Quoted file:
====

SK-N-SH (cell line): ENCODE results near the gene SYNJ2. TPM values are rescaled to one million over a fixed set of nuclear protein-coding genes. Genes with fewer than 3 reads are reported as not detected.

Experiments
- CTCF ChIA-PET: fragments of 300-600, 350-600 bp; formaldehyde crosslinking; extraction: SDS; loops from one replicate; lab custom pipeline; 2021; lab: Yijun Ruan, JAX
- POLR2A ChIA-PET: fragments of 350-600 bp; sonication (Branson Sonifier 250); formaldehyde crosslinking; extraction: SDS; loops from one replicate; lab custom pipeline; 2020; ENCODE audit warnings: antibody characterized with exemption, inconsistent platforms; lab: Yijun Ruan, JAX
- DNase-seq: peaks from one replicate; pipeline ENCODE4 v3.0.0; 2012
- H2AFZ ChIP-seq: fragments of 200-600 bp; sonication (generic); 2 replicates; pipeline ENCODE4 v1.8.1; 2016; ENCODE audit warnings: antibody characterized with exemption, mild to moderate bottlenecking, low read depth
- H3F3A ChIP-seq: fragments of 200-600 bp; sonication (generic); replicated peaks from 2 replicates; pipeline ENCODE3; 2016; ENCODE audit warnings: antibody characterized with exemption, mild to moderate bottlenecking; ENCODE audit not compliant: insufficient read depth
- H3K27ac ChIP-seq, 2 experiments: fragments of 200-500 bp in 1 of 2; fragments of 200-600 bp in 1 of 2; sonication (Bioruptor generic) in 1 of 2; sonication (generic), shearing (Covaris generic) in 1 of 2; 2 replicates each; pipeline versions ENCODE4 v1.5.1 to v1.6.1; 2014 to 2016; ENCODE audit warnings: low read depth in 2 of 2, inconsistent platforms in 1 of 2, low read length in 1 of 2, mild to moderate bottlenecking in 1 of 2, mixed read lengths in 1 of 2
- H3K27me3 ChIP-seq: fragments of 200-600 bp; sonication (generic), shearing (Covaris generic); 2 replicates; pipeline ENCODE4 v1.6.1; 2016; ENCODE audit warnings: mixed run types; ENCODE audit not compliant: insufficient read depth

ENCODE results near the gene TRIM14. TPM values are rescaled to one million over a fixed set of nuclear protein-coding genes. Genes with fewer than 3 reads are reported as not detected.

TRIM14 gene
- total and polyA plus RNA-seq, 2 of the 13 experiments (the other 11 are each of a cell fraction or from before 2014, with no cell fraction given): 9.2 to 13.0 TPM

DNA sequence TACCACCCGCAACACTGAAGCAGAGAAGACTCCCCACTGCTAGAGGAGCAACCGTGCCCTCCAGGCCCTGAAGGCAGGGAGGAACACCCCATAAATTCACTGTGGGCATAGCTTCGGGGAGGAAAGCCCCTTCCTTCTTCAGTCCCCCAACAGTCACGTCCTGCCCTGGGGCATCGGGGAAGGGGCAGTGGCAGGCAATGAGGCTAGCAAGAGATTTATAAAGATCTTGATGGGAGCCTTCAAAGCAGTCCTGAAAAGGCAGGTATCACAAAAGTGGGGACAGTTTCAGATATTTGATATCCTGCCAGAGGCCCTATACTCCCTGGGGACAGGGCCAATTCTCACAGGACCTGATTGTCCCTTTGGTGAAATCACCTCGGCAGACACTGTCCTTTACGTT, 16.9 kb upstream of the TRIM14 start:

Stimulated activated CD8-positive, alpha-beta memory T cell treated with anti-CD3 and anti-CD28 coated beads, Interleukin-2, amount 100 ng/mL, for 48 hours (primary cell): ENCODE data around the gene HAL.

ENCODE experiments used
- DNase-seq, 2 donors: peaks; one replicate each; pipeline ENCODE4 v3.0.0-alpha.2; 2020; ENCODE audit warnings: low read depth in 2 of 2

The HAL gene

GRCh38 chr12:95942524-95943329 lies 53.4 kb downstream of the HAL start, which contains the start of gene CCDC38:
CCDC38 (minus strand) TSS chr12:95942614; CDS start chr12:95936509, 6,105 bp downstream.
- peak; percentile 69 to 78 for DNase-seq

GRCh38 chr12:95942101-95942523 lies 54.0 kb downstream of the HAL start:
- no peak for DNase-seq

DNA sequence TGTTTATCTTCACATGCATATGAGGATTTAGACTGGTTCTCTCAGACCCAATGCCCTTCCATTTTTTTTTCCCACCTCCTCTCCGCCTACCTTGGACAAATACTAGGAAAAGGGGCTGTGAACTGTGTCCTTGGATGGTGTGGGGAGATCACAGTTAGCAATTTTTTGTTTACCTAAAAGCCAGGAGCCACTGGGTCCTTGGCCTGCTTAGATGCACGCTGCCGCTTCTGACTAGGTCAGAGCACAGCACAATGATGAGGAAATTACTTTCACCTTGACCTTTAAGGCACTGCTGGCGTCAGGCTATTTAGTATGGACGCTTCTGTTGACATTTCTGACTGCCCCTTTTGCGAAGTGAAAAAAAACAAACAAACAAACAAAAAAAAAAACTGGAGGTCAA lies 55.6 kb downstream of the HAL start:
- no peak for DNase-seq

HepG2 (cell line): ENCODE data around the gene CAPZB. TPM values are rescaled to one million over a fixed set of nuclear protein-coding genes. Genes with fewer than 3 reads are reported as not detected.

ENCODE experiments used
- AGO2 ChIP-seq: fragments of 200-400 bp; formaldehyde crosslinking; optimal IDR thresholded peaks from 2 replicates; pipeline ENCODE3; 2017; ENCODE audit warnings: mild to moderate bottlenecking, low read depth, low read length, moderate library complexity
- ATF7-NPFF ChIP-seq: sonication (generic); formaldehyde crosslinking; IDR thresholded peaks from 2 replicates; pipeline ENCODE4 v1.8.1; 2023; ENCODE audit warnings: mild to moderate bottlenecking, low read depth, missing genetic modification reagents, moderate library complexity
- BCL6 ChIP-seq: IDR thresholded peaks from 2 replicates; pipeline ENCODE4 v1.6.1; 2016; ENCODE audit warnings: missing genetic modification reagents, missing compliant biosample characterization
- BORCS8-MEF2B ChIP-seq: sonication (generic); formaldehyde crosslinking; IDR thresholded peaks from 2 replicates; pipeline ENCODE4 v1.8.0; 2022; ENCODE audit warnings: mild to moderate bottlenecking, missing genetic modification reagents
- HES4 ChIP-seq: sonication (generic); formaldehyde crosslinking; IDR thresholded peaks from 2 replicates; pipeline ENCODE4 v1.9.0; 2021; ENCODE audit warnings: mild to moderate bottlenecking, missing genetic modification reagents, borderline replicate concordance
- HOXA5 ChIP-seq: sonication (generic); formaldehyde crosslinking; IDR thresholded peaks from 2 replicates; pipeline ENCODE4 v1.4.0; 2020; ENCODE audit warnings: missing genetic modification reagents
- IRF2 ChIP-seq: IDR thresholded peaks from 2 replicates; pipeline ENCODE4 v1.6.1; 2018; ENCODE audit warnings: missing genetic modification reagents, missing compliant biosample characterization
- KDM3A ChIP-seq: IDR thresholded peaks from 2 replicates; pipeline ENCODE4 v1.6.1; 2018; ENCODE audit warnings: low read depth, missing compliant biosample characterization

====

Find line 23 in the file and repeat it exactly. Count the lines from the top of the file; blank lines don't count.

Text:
DNA sequence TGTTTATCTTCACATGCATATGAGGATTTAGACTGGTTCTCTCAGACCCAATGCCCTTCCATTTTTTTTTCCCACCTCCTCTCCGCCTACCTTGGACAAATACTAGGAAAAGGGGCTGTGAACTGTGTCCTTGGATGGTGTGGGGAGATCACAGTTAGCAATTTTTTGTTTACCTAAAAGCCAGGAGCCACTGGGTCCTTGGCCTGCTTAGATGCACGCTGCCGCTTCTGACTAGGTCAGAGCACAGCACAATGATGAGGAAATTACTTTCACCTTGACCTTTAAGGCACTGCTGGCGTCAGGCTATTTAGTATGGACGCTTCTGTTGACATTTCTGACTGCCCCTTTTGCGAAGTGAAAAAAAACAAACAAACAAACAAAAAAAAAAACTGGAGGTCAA lies 55.6 kb downstream of the HAL start: